Weather Underground Goes JSON-Only With New, Freemium API

Popular weather data site Weather Underground (Wunderground) has a new version of its Weather Underground API and two things are notable: its former XML service is being phased out in favor of JSON. And it has a very clear pricing structure, though there's a free version for non-commercial projects.

The API pricing structure is clearly defined and quite reasonable.  It fits into the freemium category with zero cost plans available for developers and other light users.  To get serious, like 10 thousand calls per minute kind of serious, only costs between $300 - 750.  I have to think that if I was able to generate that many API calls per minute to Wunderground’s service, 750 bucks would be a bargain.  The real kicker is the historical data set which will cost you $500 - 5,000, though that, too, is free in the developer version. There's also a basic paid plan for $20 per month, with a reasonable rate limit of 5,000 calls per day.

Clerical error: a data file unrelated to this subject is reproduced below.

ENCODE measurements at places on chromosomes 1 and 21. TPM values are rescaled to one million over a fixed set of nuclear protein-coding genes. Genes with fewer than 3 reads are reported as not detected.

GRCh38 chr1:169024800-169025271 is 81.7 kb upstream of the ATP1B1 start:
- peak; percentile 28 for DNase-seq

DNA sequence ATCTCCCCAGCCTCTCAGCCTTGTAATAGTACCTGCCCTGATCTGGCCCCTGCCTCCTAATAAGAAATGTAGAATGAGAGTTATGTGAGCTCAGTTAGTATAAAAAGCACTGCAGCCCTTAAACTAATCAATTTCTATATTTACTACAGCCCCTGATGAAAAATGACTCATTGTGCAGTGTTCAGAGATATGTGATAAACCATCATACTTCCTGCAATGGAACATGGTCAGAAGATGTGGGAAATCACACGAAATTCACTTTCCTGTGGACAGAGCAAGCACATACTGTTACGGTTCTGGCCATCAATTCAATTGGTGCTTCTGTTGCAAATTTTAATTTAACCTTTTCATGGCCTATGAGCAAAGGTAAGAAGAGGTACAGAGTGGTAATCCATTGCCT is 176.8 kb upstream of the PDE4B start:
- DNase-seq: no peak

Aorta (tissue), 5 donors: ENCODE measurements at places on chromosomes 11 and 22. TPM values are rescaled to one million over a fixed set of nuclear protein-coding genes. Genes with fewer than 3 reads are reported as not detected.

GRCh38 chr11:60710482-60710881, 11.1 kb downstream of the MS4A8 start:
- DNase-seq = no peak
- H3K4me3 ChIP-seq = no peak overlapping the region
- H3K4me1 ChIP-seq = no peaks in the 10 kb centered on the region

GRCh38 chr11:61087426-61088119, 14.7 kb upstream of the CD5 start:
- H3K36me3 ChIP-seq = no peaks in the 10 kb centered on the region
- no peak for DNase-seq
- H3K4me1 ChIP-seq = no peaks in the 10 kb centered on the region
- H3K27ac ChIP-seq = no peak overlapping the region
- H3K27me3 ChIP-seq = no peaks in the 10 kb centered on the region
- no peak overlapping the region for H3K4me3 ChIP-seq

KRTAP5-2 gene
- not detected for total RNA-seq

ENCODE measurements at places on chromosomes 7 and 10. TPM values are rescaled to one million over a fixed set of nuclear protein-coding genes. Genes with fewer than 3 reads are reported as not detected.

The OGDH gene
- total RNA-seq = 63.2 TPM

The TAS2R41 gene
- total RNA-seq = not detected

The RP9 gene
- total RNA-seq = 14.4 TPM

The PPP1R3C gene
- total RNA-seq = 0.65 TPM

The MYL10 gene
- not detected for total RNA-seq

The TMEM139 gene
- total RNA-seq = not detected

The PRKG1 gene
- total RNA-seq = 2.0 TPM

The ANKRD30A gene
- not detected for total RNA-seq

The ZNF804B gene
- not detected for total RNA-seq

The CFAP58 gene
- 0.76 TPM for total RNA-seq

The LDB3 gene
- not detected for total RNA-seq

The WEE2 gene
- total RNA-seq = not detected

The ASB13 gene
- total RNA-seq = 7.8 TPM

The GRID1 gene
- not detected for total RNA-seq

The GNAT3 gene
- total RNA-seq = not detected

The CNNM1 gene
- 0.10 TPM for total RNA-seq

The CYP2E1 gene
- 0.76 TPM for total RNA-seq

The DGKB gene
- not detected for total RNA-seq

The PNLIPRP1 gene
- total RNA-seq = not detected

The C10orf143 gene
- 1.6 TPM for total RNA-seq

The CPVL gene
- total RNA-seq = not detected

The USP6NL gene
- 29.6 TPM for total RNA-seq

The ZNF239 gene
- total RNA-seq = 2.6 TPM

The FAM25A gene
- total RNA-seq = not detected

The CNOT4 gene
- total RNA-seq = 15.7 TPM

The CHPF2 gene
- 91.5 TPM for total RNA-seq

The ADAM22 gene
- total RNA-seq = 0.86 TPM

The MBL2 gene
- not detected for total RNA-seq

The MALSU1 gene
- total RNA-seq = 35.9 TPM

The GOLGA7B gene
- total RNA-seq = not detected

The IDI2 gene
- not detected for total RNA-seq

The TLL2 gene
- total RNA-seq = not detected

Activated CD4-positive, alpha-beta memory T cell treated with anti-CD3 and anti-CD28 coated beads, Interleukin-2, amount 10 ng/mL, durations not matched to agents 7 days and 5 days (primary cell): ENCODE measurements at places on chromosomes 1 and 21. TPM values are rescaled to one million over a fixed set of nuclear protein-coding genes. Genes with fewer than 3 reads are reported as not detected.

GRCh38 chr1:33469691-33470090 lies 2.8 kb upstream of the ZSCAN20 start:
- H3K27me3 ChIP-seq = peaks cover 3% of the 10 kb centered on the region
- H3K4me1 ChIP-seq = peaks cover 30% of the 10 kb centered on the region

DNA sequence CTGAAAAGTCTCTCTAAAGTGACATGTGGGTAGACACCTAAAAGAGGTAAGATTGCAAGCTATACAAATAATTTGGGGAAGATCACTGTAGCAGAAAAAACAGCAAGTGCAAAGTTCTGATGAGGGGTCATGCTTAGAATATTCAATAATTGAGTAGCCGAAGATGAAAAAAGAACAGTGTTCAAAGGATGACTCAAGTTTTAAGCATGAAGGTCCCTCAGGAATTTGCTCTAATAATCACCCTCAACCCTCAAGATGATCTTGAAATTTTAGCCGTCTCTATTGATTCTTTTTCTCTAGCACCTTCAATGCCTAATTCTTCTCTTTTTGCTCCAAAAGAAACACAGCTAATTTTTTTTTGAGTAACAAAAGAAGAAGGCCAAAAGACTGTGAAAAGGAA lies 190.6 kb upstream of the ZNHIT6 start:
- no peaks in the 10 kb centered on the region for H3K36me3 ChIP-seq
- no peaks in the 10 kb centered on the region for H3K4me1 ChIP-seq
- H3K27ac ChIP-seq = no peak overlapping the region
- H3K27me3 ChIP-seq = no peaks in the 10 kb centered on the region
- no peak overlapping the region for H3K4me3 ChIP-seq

A key note here is that Wunderground decided to offer the JSON format first in this new incarnation of their API.  XML was the format of choice in the original iteration.  This is yet another sign of JSON’s wide acceptance as a standard in the API industry.

The documentation of this API is detailed and lets you test drive the API calls in just a few minutes.  There are also “Hello World” implementations written in PHP, Ruby, Python, and Javascript. Error logging and rate limit use monitoring are built into the API.  Wunderground is clearly working to be hospitable to its future API partners.

This is one of 16 weather APIs in the index, which does not include Google's Secret Weather API.

Garrett Wilkin



Your article states "there’s a free version for non-commercial projects.". That's great... but where do you see that on Weather Underground's site? I couldn't find it, and when I emailed Weather Underground's Matthew Gregory, was told that "All of the queries that your app generates (through anyone that uses it) will count towards your key usage."

Any light you can shed on this will be appreciated.

[...] In addition to new entrants, there was an update from at least one of the old stalwarts. The Weather Underground API made a bunch of changes, including a transparent pricing plan. It was an especially developer-friendly approach since Weather Underground replaced XML with JSON. [...]